Abundance from abroad: migrant income and long-run economic development

Abundance from abroad: migrant income and long-run economic development
Manila, Philippines (mountain_MX/Flickr)
Written by Arichika Okazaki

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When international migrant incomes improve, what are the consequences for global income (from international and domestic sources) in migrant-origin economies? In this webinar, Professor Dean Yang presents new research on the long-run equilibrium effects of migrant income shocks on global income in Philippine provinces.

Positive shocks to migrant income magnify over time as education levels rise, migration increases, and migrants enter higher-skilled, higher-wage jobs. Higher migrant income also causes higher domestic income, primarily from household entrepreneurship. Domestic income gains account for 75% of global income gains. Education investments explain, respectively, 42% and 18% of migrant and domestic income gains.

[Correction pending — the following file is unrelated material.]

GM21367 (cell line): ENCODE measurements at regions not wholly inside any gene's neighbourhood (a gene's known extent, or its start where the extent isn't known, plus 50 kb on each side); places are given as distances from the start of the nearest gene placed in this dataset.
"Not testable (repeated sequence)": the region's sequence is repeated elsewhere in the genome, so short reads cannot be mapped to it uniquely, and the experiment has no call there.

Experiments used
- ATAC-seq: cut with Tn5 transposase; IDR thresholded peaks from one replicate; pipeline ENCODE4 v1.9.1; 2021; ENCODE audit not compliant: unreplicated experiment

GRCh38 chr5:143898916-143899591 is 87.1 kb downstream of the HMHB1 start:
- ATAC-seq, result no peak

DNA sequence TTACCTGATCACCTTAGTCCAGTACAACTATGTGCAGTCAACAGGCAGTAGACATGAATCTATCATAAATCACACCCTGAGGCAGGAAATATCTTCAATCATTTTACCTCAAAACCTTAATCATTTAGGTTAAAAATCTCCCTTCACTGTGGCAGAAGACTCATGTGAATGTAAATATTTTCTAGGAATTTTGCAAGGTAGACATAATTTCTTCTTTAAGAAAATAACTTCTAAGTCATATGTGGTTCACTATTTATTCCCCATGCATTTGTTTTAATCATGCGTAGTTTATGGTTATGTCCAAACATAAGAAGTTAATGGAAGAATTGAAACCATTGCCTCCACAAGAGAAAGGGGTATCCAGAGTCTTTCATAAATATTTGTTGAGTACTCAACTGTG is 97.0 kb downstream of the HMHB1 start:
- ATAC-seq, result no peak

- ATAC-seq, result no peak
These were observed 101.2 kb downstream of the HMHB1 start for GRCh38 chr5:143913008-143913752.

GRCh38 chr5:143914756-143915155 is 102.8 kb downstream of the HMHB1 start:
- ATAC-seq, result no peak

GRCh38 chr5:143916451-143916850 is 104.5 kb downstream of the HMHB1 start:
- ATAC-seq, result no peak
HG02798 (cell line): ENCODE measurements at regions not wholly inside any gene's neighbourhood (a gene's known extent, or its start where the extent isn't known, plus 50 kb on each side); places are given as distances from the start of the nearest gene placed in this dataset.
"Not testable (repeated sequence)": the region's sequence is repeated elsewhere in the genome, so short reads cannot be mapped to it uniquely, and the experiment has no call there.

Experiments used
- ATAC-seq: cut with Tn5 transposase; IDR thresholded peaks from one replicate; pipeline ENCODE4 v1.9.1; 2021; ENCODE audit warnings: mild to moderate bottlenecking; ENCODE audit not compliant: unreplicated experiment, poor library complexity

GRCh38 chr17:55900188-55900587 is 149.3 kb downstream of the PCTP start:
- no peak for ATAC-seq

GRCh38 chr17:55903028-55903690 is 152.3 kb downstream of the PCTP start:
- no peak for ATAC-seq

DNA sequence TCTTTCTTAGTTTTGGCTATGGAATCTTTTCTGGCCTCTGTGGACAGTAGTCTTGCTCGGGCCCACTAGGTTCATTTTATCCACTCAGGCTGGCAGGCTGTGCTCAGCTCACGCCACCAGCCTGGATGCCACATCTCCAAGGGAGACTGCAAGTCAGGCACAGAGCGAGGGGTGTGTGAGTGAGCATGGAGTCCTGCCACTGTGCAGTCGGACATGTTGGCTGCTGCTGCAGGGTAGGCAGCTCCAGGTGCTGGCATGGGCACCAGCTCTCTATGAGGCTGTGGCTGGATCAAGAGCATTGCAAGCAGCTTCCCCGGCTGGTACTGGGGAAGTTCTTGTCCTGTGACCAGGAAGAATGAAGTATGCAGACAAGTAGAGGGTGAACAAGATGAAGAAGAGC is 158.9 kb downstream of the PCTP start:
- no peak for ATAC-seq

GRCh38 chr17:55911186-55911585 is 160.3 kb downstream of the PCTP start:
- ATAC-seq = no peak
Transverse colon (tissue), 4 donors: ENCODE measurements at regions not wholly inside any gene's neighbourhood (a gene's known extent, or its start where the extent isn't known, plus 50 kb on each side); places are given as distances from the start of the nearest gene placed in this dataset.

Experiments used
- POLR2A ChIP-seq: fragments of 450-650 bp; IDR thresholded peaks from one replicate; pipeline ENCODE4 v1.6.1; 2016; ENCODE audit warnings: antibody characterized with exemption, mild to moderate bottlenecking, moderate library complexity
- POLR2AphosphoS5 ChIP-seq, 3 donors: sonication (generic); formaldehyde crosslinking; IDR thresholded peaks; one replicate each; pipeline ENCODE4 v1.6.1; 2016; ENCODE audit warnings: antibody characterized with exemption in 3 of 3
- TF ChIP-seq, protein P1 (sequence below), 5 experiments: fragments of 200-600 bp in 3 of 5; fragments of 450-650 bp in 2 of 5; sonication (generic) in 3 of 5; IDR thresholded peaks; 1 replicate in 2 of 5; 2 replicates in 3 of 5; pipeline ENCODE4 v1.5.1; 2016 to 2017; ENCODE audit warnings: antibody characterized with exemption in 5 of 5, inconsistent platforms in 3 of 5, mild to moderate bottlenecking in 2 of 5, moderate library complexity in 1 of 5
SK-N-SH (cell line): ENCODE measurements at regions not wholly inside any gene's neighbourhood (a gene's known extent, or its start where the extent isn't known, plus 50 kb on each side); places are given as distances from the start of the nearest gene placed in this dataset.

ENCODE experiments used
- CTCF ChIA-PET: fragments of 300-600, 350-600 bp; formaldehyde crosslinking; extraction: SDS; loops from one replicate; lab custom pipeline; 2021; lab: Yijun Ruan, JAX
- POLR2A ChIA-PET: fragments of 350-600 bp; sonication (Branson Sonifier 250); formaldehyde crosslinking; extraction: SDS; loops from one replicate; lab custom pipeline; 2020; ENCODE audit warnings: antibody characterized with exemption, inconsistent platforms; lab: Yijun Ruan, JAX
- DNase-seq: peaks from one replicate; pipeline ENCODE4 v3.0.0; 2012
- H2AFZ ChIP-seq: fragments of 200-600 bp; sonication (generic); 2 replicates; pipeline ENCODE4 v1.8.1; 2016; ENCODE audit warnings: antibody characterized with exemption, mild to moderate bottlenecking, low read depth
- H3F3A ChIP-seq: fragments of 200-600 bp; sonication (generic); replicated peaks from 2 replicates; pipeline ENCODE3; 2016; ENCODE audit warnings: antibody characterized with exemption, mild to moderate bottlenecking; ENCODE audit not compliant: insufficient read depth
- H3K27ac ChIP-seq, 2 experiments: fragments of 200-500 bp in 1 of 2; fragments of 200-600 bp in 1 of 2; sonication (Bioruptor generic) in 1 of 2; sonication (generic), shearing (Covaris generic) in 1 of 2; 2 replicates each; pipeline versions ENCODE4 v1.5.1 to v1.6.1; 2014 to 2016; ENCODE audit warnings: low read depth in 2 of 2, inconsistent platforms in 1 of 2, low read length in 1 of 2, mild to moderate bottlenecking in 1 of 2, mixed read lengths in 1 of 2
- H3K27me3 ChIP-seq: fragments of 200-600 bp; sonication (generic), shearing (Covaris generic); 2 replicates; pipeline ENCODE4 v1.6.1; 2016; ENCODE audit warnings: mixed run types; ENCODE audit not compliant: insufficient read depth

Read the full paper here.


Dean Yang is a Professor in the Department of Economics and the Ford School of Public Policy at the University of Michigan. His research agenda spans a range of applied microeconomic topics, including international migration, microfinance, health, disasters, trade, religion, and political economy.

This webinar is free and open to the public. It will be recorded, and the recording will be made available after the event through the Development Policy Centre website.

Arichika Okazaki

Arichika Okazaki is a Program Officer at the Development Policy Centre. He holds a Bachelor of Arts in Anthropology and Development Studies from the ANU. He assists in the coordination of the Centre’s events, including the annual Australasian Aid Conference and the PNG Update.

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